Indirect speech


Indirect speech in less formal language

Whereas the formation of the reported speech in formal writing is to a certain degree standardised, the rules or conventions for the spoken language and less formal writing are much less strict. Although it is always grammatically correct to use the Konjunktiv I form in order to report what somebody has said, its use is often perceived as stilted and old fashioned. The following alternatives are p... »

Direct speech in the past

When the direct speech is in the present perfect or the simple past tense, the Konjunktiv I form of haben or sein + the past participle of the relevant verb is used: Er sagt: „Ich habe ein Taxi genommen.“ Er sagt: „Ich nahm ein Taxi.“ → Er sagt, er habe ein Taxi genommen. Petra erklärte: „Ich bin letztes Wochenende in Paris gewesen.“ Petra erklärte: „Ich war letztes Wochenende in Paris.“ → Petra e... »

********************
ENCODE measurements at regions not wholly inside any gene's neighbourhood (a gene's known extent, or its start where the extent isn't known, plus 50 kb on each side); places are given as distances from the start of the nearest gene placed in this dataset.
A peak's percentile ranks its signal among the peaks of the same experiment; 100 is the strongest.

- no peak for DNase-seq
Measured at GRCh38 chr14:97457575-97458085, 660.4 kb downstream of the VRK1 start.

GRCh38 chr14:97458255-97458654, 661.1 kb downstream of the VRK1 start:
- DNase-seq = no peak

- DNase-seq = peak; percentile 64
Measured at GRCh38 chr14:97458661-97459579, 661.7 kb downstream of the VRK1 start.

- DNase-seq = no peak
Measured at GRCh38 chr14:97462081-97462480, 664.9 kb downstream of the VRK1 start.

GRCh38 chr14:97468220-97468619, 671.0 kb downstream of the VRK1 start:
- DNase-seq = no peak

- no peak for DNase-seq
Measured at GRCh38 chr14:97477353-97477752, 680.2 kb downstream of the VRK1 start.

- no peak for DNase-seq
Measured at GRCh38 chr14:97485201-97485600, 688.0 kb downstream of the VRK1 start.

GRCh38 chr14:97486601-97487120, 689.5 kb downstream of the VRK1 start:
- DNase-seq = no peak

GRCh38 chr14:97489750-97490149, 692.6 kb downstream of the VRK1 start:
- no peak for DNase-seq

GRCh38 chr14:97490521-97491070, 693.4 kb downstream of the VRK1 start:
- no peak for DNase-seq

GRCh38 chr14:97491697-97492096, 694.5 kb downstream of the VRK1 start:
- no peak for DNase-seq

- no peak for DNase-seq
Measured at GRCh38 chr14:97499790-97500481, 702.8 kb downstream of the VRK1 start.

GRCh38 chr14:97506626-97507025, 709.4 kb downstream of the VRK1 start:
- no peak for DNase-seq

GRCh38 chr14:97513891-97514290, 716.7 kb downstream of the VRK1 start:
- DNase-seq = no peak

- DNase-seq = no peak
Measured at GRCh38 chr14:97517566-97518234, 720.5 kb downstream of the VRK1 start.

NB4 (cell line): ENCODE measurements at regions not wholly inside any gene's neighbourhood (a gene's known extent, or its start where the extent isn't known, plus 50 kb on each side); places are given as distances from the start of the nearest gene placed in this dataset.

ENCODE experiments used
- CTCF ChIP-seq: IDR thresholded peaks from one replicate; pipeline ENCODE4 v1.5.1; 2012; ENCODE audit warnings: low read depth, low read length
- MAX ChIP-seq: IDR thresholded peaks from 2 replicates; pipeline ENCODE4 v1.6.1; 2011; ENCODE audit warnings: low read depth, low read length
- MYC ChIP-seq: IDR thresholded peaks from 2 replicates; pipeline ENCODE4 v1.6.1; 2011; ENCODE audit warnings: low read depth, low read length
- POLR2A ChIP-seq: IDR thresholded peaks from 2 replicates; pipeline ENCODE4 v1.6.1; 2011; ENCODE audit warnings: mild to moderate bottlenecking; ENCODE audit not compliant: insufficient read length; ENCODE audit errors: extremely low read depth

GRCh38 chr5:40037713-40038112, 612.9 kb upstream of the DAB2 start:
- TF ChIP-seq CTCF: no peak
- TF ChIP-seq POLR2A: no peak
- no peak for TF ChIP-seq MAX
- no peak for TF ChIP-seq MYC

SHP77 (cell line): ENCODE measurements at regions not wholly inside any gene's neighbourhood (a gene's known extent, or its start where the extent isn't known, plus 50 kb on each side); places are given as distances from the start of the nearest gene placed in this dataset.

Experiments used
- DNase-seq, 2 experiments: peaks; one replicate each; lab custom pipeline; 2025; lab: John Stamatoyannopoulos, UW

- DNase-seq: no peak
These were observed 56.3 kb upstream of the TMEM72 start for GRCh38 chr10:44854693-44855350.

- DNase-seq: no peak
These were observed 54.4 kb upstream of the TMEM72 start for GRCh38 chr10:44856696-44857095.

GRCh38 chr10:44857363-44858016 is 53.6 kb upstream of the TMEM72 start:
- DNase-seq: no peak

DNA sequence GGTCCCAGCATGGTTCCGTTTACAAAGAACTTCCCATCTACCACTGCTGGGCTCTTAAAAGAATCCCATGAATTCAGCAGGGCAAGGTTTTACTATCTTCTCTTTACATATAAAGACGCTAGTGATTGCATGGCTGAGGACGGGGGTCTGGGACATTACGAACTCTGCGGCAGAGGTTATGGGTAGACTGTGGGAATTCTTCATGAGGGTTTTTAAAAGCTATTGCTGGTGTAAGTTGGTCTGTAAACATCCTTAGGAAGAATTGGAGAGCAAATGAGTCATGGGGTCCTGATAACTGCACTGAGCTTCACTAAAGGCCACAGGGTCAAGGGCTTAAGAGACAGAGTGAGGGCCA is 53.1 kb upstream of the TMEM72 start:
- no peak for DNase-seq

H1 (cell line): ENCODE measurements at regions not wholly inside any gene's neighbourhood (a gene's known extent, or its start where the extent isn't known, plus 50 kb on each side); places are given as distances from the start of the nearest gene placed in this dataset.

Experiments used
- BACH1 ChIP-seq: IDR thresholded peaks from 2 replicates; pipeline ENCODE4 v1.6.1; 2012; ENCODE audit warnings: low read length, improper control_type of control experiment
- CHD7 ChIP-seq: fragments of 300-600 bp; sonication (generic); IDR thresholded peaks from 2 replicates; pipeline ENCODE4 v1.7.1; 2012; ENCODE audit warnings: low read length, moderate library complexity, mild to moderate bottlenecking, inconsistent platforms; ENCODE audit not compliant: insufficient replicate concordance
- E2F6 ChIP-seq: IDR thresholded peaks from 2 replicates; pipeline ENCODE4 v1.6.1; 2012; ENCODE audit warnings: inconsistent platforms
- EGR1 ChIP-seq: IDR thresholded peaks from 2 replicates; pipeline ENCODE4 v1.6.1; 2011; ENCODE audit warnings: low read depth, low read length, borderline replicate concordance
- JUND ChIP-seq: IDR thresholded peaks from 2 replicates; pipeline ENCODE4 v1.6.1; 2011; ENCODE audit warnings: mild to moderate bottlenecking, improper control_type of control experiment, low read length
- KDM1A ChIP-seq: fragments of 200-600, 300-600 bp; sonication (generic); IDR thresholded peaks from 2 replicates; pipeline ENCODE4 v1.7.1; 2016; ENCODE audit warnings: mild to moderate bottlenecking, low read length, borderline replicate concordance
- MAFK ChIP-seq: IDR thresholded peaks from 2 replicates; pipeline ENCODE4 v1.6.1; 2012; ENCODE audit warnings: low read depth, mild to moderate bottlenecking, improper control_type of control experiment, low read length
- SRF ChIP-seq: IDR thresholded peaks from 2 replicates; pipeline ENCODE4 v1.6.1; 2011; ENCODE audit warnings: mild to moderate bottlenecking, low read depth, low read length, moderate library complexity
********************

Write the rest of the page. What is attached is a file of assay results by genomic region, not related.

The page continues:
Using dass with Konjunktiv I

It is also possible to use the conjunction dass for all the above examples: Madonna sagte, dass sie gern in London wohne. Sie betonten, dass sie nur gute Freunde seien. Konjunktiv I in longer passages In newspaper articles, reports, essays etc., it is not uncommon to find the Konjunktiv I verb form used throughout longer passages: Beate Schulz behauptete, sie lebe gern in einer Wohngemeinschaft. Z... »

Direct and indirect speech

There are two ways of reporting what somebody said. One way is to use the exact words of the other person. In writing, this is done by putting the original words in quotation marks (direct speech). The other way is to incorporate the original words into a sentence (indirect speech): Direct speech Sie sagte: „Ich bin glücklich.“ She said, ‘I am happy.’ Indirect speech Sie sagte, sie sei glücklich. ... »